“Maybe that’s why women’s coffee group never really worked for me,” says Jenny. “I did go along to one and the group included a lot of stay at home mothers which is absolutely great if you can do it. However, I’d find they’d be really stressed because their children were getting a tooth.” She couldn’t relate. “I felt so far removed from that because I was thinking about lots of others things beside the children’s teeth. Most of my friends worked in jobs where they were paid a sum for a set time when they had children. Other women I met in business tended to be older with older children so I didn’t have a lot of motherhood camaraderie.”
As women we think we’ve got to be perfect... Some days I think ‘oh yes I’ve got this #girlboss thing down perfectly’ and others days I definitely don’t
a perfect storm
For Jenny, there have been many times the Federation journey has been a sometimes smooth, sometimes bumpy rollercoaster ride. But the most challenging times emerged in 2014.
“We had 12 years of blood sweat and tears, but during that time we made a lot of really good decisions. Sales were good and we had low overheads,” says Jenny. “Then my first marriage ended in 2012. We continued to work together until end of 2015, but in 2014 customs held onto a container of our stock and we had to give them funds to release it, which ended up having effects we couldn’t control.”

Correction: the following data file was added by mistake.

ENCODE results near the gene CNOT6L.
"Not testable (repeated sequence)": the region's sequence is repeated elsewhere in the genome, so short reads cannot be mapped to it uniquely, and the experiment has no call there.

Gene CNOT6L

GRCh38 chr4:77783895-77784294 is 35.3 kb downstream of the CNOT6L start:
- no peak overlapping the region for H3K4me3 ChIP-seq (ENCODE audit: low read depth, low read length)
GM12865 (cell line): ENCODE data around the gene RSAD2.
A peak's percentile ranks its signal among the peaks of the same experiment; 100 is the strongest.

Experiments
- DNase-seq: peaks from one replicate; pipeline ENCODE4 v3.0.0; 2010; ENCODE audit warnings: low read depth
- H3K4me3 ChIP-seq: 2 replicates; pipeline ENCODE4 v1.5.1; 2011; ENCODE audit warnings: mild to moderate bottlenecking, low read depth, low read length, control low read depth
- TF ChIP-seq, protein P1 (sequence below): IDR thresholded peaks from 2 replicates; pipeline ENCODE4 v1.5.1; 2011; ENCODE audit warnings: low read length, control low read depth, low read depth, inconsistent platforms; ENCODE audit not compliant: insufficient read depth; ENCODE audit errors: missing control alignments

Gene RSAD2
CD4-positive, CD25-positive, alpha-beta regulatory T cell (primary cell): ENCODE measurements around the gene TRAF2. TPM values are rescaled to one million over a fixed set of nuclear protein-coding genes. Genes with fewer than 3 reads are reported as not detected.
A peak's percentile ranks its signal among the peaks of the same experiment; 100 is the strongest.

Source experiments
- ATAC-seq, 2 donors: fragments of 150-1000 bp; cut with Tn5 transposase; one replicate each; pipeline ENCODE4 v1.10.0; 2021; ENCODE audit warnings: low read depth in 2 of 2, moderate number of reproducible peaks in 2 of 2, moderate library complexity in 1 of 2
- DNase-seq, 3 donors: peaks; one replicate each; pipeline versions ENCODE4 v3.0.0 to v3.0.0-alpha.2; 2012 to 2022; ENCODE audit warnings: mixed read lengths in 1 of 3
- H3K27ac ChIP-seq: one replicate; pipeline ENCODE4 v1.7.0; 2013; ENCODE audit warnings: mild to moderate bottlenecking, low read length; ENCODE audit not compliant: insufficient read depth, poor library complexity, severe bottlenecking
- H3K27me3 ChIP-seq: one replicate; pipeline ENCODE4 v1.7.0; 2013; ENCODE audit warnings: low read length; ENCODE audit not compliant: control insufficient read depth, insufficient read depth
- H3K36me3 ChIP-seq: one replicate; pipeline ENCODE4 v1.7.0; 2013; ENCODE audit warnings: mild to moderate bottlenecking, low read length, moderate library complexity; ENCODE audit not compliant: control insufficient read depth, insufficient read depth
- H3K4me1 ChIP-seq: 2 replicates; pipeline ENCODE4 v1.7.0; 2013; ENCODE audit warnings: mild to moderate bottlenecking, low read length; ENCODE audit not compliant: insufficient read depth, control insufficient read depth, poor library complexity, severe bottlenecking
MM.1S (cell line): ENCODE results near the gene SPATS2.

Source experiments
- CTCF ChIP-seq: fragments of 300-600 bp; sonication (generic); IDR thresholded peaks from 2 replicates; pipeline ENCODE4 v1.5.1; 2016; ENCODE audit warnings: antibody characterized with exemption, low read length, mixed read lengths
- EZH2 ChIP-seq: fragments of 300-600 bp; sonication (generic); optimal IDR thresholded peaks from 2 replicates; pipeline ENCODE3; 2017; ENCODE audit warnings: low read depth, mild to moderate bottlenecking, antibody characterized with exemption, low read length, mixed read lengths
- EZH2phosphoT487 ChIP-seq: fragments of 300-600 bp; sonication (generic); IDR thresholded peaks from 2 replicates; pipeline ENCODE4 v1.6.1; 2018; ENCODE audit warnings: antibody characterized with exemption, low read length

Unknown to Jenny the shipment had been undervalued and the duty underpaid. “The ship contained the winter line and we had to meet orders, so the bank gave us a temporary loan of the value of the shipment,” says Jenny. “We all assumed it would be resolved a lot quicker than it was. However, 18 months later it was still under review and the bank required repayment. At the same time there had to be an end point to my husband and I working together. All of these factors found us in ever decreasing circles and we decided putting the business into voluntary liquidation was the only option, with a focus on doing the best for everyone”.
“It was a crazy time,” remembers Jenny. “I was in China seeing suppliers as well as dealing with the bank and the lawyer back here. We knew we had to draw the line somewhere. It was the first winter collection I’d designed alone and we had the best sales we’d received in years. But at that point nothing we tried could make the numbers work. It was difficult.”
Having made the decision to liquidate Jenny focused on paying her staff and creditors. “I worked with the liquidators to keep business as usual until we found an outcome. I felt a huge sense of obligation – we’re on this journey to do the best we can - and I was working for the best outcome for the brand,” she says. “We put it up for sale and there were 35 interested parties. A business is about the intellectual property, fixed assets and stock but a lot of the offers involved me working in the business, which I was open to but it wasn’t ideal. I started to feel like a bit of a chattel. The serious options were looking slim and the liquidators asked me if I’d thought about buying it myself and I said, ‘Maybe, its looking like it could be worth a try’.”